I get the feeling that most people who complained about the linearity did so because of how static the open world feels in this game. Outside of the story quests, there's barely anything in this game that would make it feel like a believable world. It's all just cardboard cut out scenery with fake dolls materializing wherever the player goes to give you an illusion of lif. But the game should feel like every NPC has their own life and little routines that are completely indifferent to your struggles, and that once you drive away they will just continue about their day.

If that immersive aspect was nailed more accurately and the game would react to player's actions in a more believable way, and allow you to have an impact in an emergent way, then fewer people would complain about linearity of the story.


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I think Cyberpunk has a pretty good degree of non-linearity considering the scope and scale of the production. The writing, world, and characters change in very subtle ways based on the myriad of choices you can make; they're not all big, flashy ones though - which is what I believe he's referring to here.


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I haven’t played it yet, have a GOG copy in my library tho. Is it worth playing multiple times in different roles or is one playthrough enough?
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But the game should feel like every NPC has their own life and little routines that are completely indifferent to your struggles, and that once you drive away they will just continue about their day.
eh, i think they did a good job in that aspect. I'd just walk down the road and would hear people talking about how their neighborhood went cyberpsycho, very rich TV programs that gave glimpses into the world, tons of "aftermatch" scenarios you can randomly find like a group of peple who tried to hack into arasaka and got fried.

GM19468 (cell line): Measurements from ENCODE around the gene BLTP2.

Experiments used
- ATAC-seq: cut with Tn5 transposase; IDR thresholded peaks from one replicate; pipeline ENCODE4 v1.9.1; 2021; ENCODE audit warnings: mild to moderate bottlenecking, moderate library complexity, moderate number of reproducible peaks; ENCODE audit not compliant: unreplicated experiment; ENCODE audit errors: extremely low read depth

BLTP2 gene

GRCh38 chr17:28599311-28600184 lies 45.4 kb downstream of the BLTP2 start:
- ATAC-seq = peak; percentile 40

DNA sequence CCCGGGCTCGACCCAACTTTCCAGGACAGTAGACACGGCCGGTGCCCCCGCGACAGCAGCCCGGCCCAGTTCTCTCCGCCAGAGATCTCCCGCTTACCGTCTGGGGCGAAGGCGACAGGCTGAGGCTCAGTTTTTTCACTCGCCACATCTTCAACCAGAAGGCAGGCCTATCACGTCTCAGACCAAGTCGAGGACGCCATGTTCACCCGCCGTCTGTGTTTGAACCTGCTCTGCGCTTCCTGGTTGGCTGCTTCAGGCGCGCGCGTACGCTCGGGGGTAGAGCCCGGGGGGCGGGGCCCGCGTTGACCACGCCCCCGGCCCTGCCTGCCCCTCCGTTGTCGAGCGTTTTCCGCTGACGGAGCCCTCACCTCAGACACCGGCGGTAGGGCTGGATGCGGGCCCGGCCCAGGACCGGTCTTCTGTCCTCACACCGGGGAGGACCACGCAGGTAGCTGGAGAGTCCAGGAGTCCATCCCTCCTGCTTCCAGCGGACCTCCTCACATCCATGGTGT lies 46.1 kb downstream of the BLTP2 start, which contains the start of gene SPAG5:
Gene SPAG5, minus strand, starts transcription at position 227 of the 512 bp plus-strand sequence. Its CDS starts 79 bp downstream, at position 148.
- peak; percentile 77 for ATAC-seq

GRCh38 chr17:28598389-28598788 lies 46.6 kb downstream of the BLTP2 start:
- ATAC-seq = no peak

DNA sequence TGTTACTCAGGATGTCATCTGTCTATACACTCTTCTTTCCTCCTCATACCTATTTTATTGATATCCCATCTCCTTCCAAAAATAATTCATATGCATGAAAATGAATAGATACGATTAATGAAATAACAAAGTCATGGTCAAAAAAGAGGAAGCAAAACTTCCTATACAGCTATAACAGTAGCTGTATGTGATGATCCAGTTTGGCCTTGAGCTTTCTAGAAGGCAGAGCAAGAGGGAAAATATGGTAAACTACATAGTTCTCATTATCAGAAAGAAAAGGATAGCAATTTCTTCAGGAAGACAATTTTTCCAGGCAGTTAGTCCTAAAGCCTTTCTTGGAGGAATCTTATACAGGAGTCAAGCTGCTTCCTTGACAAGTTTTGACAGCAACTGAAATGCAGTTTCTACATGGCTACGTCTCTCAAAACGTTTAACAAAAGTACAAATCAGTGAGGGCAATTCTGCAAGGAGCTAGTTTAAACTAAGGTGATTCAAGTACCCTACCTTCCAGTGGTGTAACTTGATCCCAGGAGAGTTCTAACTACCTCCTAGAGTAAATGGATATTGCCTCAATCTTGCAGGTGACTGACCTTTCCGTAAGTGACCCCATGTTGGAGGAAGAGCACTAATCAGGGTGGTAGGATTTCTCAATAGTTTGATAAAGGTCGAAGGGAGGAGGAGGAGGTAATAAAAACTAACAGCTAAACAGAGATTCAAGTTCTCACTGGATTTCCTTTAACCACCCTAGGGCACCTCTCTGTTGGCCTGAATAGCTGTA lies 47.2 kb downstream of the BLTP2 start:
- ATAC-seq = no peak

One particular powerful moment to me was walking down the canal and seeing two probably lovers sitting side-by-side at the bank, surrounded by trashbags, just watching the stale dirty water in the canal as if they were witnessing something incredibly beautiful and romantic. Such a simple, unassuming scene that most people would overlook, yet speaks volumes about the world of the game.
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My biggest issue is that the life path amounted to very little, when they gave each life path a different opening, it led to the expectation that they would have a huge impact on how the game goes. But in reality other than flavor text there is no difference in how one experiences the game through the difference life path, making it almost completely pointless.

Also hated the prologue directly going to being in the city for some time with a montage transition, the things in the transition should have been part of the game. SO you get to know the gangs, get to know the city, etc.
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In a way the sidequests in CP2077 felt like the one’s in AC Valhalla, just really short side-treks, and they didn’t really fit in with the main story very well. I liked both games anyways.
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i don't think the guy really gets it and it makes me worried about cyberpunk 2079. the linearity of the story was really not the problem of cyberpunk. the core systems just weren't good enough and so was the writing. it honestly felt like a b-movie most of the itme.